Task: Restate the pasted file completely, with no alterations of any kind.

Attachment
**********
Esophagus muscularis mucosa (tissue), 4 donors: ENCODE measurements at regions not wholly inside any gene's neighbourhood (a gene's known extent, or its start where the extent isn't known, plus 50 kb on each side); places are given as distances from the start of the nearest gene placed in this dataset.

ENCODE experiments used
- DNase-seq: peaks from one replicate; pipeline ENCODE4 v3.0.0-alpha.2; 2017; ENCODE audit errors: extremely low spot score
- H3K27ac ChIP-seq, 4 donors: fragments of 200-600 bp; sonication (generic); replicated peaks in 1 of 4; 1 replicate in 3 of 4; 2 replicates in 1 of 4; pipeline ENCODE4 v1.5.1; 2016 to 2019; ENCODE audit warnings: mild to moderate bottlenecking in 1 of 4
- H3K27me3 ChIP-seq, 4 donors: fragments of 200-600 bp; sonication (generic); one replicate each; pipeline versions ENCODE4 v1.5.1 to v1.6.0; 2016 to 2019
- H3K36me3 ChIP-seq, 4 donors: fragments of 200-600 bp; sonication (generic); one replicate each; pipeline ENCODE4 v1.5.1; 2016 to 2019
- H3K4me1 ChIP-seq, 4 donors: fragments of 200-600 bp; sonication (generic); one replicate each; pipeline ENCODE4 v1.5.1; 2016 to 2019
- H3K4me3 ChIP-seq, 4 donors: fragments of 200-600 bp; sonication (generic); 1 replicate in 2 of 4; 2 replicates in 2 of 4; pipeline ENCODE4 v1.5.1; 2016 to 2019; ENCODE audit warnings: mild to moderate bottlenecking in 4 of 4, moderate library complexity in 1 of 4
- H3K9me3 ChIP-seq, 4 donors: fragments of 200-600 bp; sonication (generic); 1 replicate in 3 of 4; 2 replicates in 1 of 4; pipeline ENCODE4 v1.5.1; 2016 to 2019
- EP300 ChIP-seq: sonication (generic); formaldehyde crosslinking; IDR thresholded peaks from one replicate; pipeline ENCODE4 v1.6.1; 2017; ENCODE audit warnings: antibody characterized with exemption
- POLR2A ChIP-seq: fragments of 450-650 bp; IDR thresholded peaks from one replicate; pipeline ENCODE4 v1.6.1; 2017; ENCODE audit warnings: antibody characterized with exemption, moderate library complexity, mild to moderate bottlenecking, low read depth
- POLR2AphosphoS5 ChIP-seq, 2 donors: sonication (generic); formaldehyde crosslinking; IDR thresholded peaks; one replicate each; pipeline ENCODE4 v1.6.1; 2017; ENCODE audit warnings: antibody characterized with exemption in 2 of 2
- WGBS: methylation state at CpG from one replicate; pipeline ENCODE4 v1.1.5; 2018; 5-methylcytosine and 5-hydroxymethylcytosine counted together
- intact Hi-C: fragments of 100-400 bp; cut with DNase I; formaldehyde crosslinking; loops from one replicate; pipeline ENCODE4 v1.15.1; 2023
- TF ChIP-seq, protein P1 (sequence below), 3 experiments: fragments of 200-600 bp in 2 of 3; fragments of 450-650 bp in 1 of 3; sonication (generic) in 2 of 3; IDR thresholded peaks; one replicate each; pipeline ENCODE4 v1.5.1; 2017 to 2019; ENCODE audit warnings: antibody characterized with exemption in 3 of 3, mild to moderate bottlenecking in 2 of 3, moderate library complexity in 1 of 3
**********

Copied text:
Esophagus muscularis mucosa (tissue), 4 donors: ENCODE measurements at regions not wholly inside any gene's neighbourhood (a gene's known extent, or its start where the extent isn't known, plus 50 kb on each side); places are given as distances from the start of the nearest gene placed in this dataset.

ENCODE experiments used
- DNase-seq: peaks from one replicate; pipeline ENCODE4 v3.0.0-alpha.2; 2017; ENCODE audit errors: extremely low spot score
- H3K27ac ChIP-seq, 4 donors: fragments of 200-600 bp; sonication (generic); replicated peaks in 1 of 4; 1 replicate in 3 of 4; 2 replicates in 1 of 4; pipeline ENCODE4 v1.5.1; 2016 to 2019; ENCODE audit warnings: mild to moderate bottlenecking in 1 of 4
- H3K27me3 ChIP-seq, 4 donors: fragments of 200-600 bp; sonication (generic); one replicate each; pipeline versions ENCODE4 v1.5.1 to v1.6.0; 2016 to 2019
- H3K36me3 ChIP-seq, 4 donors: fragments of 200-600 bp; sonication (generic); one replicate each; pipeline ENCODE4 v1.5.1; 2016 to 2019
- H3K4me1 ChIP-seq, 4 donors: fragments of 200-600 bp; sonication (generic); one replicate each; pipeline ENCODE4 v1.5.1; 2016 to 2019
- H3K4me3 ChIP-seq, 4 donors: fragments of 200-600 bp; sonication (generic); 1 replicate in 2 of 4; 2 replicates in 2 of 4; pipeline ENCODE4 v1.5.1; 2016 to 2019; ENCODE audit warnings: mild to moderate bottlenecking in 4 of 4, moderate library complexity in 1 of 4
- H3K9me3 ChIP-seq, 4 donors: fragments of 200-600 bp; sonication (generic); 1 replicate in 3 of 4; 2 replicates in 1 of 4; pipeline ENCODE4 v1.5.1; 2016 to 2019
- EP300 ChIP-seq: sonication (generic); formaldehyde crosslinking; IDR thresholded peaks from one replicate; pipeline ENCODE4 v1.6.1; 2017; ENCODE audit warnings: antibody characterized with exemption
- POLR2A ChIP-seq: fragments of 450-650 bp; IDR thresholded peaks from one replicate; pipeline ENCODE4 v1.6.1; 2017; ENCODE audit warnings: antibody characterized with exemption, moderate library complexity, mild to moderate bottlenecking, low read depth
- POLR2AphosphoS5 ChIP-seq, 2 donors: sonication (generic); formaldehyde crosslinking; IDR thresholded peaks; one replicate each; pipeline ENCODE4 v1.6.1; 2017; ENCODE audit warnings: antibody characterized with exemption in 2 of 2
- WGBS: methylation state at CpG from one replicate; pipeline ENCODE4 v1.1.5; 2018; 5-methylcytosine and 5-hydroxymethylcytosine counted together
- intact Hi-C: fragments of 100-400 bp; cut with DNase I; formaldehyde crosslinking; loops from one replicate; pipeline ENCODE4 v1.15.1; 2023
- TF ChIP-seq, protein P1 (sequence below), 3 experiments: fragments of 200-600 bp in 2 of 3; fragments of 450-650 bp in 1 of 3; sonication (generic) in 2 of 3; IDR thresholded peaks; one replicate each; pipeline ENCODE4 v1.5.1; 2017 to 2019; ENCODE audit warnings: antibody characterized with exemption in 3 of 3, mild to moderate bottlenecking in 2 of 3, moderate library complexity in 1 of 3